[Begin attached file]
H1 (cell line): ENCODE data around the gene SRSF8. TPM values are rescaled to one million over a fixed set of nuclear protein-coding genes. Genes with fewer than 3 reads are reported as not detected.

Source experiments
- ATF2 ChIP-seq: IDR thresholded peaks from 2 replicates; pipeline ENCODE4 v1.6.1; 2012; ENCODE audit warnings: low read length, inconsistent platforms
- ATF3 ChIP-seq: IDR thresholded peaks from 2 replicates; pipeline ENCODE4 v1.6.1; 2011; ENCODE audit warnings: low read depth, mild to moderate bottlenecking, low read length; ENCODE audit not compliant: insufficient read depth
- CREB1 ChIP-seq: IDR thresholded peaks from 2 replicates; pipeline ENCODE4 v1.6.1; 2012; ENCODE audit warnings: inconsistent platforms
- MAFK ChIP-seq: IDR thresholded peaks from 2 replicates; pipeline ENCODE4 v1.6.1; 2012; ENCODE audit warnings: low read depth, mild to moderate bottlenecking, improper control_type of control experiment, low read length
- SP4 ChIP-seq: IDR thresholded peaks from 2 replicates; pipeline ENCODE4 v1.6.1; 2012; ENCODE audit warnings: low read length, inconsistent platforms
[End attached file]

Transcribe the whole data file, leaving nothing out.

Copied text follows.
H1 (cell line): ENCODE data around the gene SRSF8. TPM values are rescaled to one million over a fixed set of nuclear protein-coding genes. Genes with fewer than 3 reads are reported as not detected.

Source experiments
- ATF2 ChIP-seq: IDR thresholded peaks from 2 replicates; pipeline ENCODE4 v1.6.1; 2012; ENCODE audit warnings: low read length, inconsistent platforms
- ATF3 ChIP-seq: IDR thresholded peaks from 2 replicates; pipeline ENCODE4 v1.6.1; 2011; ENCODE audit warnings: low read depth, mild to moderate bottlenecking, low read length; ENCODE audit not compliant: insufficient read depth
- CREB1 ChIP-seq: IDR thresholded peaks from 2 replicates; pipeline ENCODE4 v1.6.1; 2012; ENCODE audit warnings: inconsistent platforms
- MAFK ChIP-seq: IDR thresholded peaks from 2 replicates; pipeline ENCODE4 v1.6.1; 2012; ENCODE audit warnings: low read depth, mild to moderate bottlenecking, improper control_type of control experiment, low read length
- SP4 ChIP-seq: IDR thresholded peaks from 2 replicates; pipeline ENCODE4 v1.6.1; 2012; ENCODE audit warnings: low read length, inconsistent platforms